WHAT: Submissions can be original or previously published poems or prose. You retain all rights to your work and give Silver Birch Press permission to publish the piece on social media. We are a nonprofit blog and offer no monetary compensation to contributors—the main benefit to you is that we will publicize your work to our 10,000+ followers. If your piece was previously published, please tell us where/when so we can credit the original publisher.

WHEN: We’ll feature the poems and prose in the Silver Birch Press HOW TO Poetry and Prose Series starting in late February 2021. We’ll also feature the work on Twitter and Facebook.


To help everyone understand our submission requirements, we’ve prepared the following checklist.

1. Send ONE MS Word document TITLED WITH YOUR LAST NAME (e.g. Smith.doc or Jones.docx).

2. In the same MS Word document, include your contact information (name, email address). Also list your home state or country.

3. In the same MS Word document, include a one-paragraph author’s bio, written in the third person. You are encouraged to include links to your books, websites, and social media accounts — we want to help promote you!

4. In the same MS Word document, include a note about your poem/prose or creative process written in the first person (this is optional — but encouraged).

5. Send a photo of yourself as a SEPARATE jpg attachment (not in the MS Word document). Title the photo with your last name (e.g., Jones1.jpg, Jones2.jpg).

6. Email to—and put “HOW TO” in the subject line.

SUBMISSION DEADLINE: Sunday, March 7, 2021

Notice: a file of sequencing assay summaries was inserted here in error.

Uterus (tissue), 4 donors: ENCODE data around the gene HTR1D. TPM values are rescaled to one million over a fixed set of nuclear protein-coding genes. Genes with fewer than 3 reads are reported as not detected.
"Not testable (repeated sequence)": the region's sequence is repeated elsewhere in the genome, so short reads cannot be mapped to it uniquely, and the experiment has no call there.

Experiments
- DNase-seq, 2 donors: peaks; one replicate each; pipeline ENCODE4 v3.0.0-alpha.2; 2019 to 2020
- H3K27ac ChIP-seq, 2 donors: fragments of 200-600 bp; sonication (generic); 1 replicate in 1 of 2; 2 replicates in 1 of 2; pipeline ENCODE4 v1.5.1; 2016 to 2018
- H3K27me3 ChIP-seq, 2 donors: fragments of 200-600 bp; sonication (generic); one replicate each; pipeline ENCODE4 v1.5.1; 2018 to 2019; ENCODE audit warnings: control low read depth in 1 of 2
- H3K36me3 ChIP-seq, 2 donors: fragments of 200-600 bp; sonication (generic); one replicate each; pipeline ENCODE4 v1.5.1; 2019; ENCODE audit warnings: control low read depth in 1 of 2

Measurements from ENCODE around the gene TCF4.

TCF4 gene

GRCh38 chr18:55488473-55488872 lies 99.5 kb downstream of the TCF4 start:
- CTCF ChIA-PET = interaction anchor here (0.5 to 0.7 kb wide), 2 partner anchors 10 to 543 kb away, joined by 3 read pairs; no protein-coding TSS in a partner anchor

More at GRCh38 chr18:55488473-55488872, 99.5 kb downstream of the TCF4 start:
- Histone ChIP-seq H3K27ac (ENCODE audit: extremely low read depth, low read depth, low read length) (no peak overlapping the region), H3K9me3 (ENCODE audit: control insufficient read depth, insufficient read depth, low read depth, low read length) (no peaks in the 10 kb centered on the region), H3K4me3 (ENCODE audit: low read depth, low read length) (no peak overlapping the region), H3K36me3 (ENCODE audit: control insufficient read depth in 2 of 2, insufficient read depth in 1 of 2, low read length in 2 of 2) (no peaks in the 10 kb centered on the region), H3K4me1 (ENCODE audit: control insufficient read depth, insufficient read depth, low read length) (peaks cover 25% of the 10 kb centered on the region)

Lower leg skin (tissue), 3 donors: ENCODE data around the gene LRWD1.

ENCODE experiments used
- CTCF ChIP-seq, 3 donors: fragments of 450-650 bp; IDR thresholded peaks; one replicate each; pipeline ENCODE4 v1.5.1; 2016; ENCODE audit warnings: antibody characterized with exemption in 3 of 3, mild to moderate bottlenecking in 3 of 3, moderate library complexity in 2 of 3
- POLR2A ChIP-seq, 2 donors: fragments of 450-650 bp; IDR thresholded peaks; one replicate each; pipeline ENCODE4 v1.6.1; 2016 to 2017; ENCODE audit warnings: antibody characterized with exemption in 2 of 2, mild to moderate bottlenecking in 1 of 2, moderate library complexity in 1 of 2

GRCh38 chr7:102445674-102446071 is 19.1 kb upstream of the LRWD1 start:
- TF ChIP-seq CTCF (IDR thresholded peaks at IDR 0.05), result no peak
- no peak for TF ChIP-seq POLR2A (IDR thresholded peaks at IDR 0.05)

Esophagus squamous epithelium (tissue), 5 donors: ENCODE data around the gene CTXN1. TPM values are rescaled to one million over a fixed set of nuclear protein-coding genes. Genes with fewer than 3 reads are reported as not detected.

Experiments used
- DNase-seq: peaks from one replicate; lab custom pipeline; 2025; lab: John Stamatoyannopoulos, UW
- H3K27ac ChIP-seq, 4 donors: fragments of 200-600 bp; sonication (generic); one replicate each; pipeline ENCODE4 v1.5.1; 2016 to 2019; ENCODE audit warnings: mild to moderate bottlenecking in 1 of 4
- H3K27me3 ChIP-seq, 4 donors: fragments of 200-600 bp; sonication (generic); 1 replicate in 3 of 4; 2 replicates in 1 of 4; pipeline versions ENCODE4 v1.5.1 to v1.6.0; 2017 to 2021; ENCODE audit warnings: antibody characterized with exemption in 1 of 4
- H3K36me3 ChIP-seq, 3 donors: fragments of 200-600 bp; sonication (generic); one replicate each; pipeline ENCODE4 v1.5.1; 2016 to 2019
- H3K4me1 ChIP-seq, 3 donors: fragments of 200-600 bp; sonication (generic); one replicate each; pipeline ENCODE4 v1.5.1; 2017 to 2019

We look forward to learning from (and about) you! 

Photo by Chernetskaya, used by permission.


A library is a good place to go when you feel unhappy, for there, in a book, you may find encouragement and comfort. A library is a good place to go when you feel bewildered or undecided, for there, in a book, you may have your question answered. Books are good company, in sad times and happy times, for books are people — people who have managed to stay alive by hiding between the covers of a book.” E.B. WHITE, author of Charlotte’s Web


“I discovered me in the library. I went to find me in the library. Before I fell in love with libraries, I was just a six-year-old boy. The library fueled all of my curiosities, from dinosaurs to ancient Egypt. When I graduated from high school in 1938, I began going to the library three nights a week. I did this every week for almost ten years and finally, in 1947, around the time I got married, I figured I was done. So I graduated from the library when I was twenty-seven. I discovered that the library is the real school.” RAY BRADBURY, (1920-2012)

PHOTO: Ray Bradbury at the Palms-Rancho Park Branch of the Los Angeles Public Library, located at 2920 Overland Avenue, Los Angeles, California 90064. In the photo, Bradbury is wearing the medal he received in 2007 from the France Minister of Culture as Commandeur, Ordre des Arts et des Lettres. Photo by Gary.

by Edward Hirsch

I wish I could find that skinny, long-beaked boy
who perched in the branches of the old branch library.

He spent the Sabbath flying between the wobbly stacks
and the flimsy wooden tables on the second floor,

pecking at nuts, nesting in broken spines, scratching
notes under his own corner patch of sky.

I’d give anything to find that birdy boy again
bursting out into the dusky blue afternoon

with his satchel of scrawls and scribbles,
radiating heat, singing with joy.